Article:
In his first ever football game, Damian Nuss-Guillot played wide receiver and defensive end. He was in on each special teams play and only a mild cramp in his right leg prevented him from playing every down Friday.
With just 16 players on the San Juan Spartans’ roster, Nuss-Guillot had to play despite learning how to strap on football pads this past Monday. When getting students to suit up is half the battle, playing time is assured.
Unfortunately, so is another loss. The Spartans dropped to 0-3 with a 49-8 defeat to Mira Loma at San Juan’s McArthur Field. The Matadors snapped a 31-game losing streak two weeks ago against Encina and improved to 2-2.
Nuss-Guillot, a 5-foot-9, 155-pound junior, also played defensive end and looked like a pinball at times. But he stayed in, committed to his new teammates and committed to learning. In the second half, he took a short kick 37 yards and only a sliding tackle from Matadors kicker Jesus Gonzalez prevented a touchdown.
“I attended Grant and Liberty Ranch before coming here a couple of months ago,” Nuss-Guillot said. “I couldn’t play until my transfer papers were in order. I came out here not knowing how to do much but my teammates and my coaches have helped a lot.”
The Spartans last won a league title during the Dwight D. Eisenhower presidency. The Citrus Heights high school on busy Greenback Lane has struggled with declining enrollment and shifting demographics for decades. The Spartans have eight more varsity cheerleaders than varsity players.
“Open enrollment hurts,” said assistant coach Russ Hibbard, the only on-campus coach in the Spartans program. “If you give kids in the area choice, they’re going to go across the street to Del Campo or down the road to Bella Vista. We get who’s left.”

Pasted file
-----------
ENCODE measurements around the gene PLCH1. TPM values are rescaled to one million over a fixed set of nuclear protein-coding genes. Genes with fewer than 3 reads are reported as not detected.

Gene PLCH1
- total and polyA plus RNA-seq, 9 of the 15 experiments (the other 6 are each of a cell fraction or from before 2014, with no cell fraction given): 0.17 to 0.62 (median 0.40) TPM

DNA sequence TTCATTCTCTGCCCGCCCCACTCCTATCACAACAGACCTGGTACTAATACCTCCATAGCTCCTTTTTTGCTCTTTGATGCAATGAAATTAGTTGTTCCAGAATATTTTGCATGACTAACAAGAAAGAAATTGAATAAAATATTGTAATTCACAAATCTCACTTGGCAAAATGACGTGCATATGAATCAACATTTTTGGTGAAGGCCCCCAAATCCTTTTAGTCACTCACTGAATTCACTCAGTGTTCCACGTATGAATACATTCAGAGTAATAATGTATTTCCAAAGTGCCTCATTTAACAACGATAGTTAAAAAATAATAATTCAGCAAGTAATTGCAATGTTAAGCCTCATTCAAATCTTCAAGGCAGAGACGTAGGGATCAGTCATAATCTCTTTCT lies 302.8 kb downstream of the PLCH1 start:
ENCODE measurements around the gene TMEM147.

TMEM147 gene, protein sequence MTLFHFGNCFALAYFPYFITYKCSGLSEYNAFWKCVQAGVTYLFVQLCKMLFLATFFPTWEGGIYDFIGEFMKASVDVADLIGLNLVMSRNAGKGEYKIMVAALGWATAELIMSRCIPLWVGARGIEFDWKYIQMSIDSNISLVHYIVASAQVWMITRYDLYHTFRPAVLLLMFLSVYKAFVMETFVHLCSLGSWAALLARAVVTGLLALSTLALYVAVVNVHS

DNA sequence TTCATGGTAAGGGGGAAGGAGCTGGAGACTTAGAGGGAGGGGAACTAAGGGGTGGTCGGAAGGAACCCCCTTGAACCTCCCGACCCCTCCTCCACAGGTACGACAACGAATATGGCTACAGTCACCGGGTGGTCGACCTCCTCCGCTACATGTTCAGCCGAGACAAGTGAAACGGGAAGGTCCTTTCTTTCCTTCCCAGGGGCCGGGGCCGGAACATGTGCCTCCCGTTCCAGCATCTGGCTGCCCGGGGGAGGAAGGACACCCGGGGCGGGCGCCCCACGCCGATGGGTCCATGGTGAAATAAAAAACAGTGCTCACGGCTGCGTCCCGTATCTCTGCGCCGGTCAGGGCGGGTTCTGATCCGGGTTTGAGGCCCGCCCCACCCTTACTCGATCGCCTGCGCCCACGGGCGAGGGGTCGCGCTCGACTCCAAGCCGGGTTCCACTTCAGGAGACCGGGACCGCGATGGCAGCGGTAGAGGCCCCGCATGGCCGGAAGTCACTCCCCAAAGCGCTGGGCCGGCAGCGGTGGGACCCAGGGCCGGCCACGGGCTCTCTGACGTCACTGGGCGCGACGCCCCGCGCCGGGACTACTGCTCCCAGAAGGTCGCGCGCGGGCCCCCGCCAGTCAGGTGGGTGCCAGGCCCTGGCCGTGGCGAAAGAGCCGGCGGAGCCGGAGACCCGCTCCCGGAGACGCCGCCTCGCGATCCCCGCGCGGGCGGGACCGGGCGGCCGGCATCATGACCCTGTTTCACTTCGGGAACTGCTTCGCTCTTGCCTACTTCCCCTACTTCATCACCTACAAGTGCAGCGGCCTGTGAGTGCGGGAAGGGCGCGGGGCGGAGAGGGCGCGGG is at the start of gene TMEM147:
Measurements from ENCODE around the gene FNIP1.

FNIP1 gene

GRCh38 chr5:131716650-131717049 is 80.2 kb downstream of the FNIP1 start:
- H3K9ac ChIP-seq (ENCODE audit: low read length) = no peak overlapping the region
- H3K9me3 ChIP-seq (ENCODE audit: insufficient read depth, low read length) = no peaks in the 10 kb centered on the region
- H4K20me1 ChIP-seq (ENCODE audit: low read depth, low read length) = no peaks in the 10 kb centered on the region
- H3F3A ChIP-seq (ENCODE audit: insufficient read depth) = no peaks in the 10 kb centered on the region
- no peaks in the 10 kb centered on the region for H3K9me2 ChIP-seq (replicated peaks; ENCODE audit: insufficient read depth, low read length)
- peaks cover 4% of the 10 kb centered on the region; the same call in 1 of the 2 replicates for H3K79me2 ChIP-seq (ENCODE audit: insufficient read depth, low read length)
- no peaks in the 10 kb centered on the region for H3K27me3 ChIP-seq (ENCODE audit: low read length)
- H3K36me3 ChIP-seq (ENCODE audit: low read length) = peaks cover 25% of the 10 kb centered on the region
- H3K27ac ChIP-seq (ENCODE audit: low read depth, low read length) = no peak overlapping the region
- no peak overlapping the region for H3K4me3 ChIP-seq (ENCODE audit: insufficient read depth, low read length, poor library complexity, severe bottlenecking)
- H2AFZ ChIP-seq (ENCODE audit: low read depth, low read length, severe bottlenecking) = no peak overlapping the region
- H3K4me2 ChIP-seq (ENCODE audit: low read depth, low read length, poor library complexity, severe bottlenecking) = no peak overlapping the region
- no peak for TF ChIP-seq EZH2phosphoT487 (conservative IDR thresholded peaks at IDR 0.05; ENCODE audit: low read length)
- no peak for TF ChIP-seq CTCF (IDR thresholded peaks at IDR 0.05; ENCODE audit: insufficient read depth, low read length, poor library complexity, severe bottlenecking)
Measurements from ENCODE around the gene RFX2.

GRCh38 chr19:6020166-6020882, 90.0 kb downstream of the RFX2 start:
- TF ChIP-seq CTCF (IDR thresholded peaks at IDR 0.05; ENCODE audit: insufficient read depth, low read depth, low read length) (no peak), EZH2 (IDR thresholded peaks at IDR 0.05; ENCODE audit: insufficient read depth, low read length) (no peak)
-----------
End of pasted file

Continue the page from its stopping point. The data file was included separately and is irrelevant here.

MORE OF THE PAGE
Hibbard said he’s constantly recruiting, combing the hallways, his classroom and his physical education classes for young men willing to put in the work. He promises plenty of playing time. He gets few takers.
“Some of it is grades and some of it is football is just too difficult,” said Hibbard, who was the head coach at Encina High for 17 years before coming to San Juan in 2006. “It’s a lot of work and most don’t want to put that work in.”
Hibbard agreed to be an assistant when new co-head coaches Greg Roeszler and Tony Trosin agreed to try to build the program. He said he’s already seen a lot of improvement from the players, even as the team has lost by a combined 64 points in three games.
“Bless their hearts,” Hibbard said of Roeszler and Trosin. “I believe what they’re trying to do. They’re both great guys.”
San Juan has some talent. Tonga Lomano caught a nifty 25-yard touchdown pass from Tui VaiVai for the Spartans’ lone score. VaiVai, a 6-foot, 210-pound junior quarterback, is a rugby player first, and that’s evident by his penchant for delivering blows to would-be tacklers. He rushed for 103 yards on 17 carries and passed for 121 yards.
“It’s hard,” VaiVai said of the grind of losing and the toll it takes on his body; he rarely, if ever, sits out a play. “Did I ever consider transferring to another school? Yes. But that’s a hard question. I have family members that went here and have cousins that go here now. I want to remain loyal.”
The Matadors were led by Dillon Hughes’ touchdown passes of 8 and 48 yards to receiver Dorin Matveev.
The Matadors’ program is a shell of its former self and had just 22 players suit up Friday. The school has three winning seasons since 1984.
And when the team won two weeks ago for the first time in four years, Matadors coach Toby Thurman saw six students come out for the team. He said they’ve stuck with it and each played a significant number of downs Friday.
“I told them if they’re willing to put in the time and commitment they can play,” Thurman said. “They’re still with us.”
Mark Billingsley is a Carmichael-based freelance writer: firstname.lastname@example.org, @editorwriter001.